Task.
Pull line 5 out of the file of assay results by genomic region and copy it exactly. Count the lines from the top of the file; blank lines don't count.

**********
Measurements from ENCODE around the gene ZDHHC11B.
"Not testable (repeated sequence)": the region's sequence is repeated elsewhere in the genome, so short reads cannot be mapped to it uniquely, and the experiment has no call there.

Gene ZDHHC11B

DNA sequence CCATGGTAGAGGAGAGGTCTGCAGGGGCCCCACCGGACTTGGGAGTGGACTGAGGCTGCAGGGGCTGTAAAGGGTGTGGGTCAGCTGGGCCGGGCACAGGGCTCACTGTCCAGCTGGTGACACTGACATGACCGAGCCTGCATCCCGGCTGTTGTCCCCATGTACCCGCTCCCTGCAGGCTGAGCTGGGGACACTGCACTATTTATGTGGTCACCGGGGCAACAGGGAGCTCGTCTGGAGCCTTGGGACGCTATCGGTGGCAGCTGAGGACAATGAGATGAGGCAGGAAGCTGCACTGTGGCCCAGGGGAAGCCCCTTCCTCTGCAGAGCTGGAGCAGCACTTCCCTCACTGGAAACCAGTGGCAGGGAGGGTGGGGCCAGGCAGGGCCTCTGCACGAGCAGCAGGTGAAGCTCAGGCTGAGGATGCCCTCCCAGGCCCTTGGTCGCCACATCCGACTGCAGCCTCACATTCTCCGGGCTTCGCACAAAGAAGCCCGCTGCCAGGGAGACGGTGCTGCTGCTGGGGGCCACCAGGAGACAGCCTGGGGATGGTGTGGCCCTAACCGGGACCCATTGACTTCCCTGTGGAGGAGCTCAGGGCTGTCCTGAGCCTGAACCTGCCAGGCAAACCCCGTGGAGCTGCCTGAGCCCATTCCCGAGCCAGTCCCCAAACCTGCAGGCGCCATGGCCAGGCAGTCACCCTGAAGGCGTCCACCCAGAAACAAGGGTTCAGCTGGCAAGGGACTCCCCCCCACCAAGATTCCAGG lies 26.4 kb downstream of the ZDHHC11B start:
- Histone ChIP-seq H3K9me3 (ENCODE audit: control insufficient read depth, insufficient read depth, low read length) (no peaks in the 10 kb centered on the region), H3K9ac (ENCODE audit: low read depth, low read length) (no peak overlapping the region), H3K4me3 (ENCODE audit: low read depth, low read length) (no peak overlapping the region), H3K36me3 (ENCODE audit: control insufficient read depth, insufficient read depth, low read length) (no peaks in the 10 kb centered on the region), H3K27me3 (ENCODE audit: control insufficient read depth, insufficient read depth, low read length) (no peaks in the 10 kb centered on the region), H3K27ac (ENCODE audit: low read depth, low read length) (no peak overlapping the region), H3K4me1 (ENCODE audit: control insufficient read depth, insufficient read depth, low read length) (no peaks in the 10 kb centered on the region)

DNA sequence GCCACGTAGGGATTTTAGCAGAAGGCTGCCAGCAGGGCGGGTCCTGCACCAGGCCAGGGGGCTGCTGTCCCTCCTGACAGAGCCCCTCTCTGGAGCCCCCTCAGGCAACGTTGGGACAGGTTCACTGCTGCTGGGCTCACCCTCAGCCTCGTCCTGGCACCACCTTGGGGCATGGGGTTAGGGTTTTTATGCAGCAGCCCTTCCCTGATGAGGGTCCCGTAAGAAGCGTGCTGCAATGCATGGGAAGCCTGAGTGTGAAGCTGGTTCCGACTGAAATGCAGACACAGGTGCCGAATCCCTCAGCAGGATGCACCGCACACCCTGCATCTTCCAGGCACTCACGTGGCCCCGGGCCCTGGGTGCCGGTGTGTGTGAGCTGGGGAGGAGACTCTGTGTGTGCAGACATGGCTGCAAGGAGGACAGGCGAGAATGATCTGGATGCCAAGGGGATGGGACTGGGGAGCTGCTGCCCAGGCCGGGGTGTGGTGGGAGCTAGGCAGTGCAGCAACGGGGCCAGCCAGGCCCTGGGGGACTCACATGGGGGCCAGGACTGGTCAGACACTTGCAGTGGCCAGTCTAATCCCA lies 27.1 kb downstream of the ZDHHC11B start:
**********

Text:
- Histone ChIP-seq H3K9me3 (ENCODE audit: control insufficient read depth, insufficient read depth, low read length) (no peaks in the 10 kb centered on the region), H3K9ac (ENCODE audit: low read depth, low read length) (no peak overlapping the region), H3K4me3 (ENCODE audit: low read depth, low read length) (no peak overlapping the region), H3K36me3 (ENCODE audit: control insufficient read depth, insufficient read depth, low read length) (no peaks in the 10 kb centered on the region), H3K27me3 (ENCODE audit: control insufficient read depth, insufficient read depth, low read length) (no peaks in the 10 kb centered on the region), H3K27ac (ENCODE audit: low read depth, low read length) (no peak overlapping the region), H3K4me1 (ENCODE audit: control insufficient read depth, insufficient read depth, low read length) (no peaks in the 10 kb centered on the region)